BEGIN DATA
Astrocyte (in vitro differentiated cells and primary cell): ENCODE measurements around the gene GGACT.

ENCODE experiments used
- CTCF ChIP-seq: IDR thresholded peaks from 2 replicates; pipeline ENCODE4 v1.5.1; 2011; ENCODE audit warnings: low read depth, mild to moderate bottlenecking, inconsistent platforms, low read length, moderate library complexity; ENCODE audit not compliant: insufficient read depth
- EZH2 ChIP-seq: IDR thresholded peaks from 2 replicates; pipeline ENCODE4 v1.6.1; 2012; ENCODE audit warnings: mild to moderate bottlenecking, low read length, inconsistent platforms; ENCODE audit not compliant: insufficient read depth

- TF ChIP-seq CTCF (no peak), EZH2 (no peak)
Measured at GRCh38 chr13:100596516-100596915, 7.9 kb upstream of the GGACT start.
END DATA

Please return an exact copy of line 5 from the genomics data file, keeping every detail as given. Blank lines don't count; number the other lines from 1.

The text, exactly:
- TF ChIP-seq CTCF (no peak), EZH2 (no peak)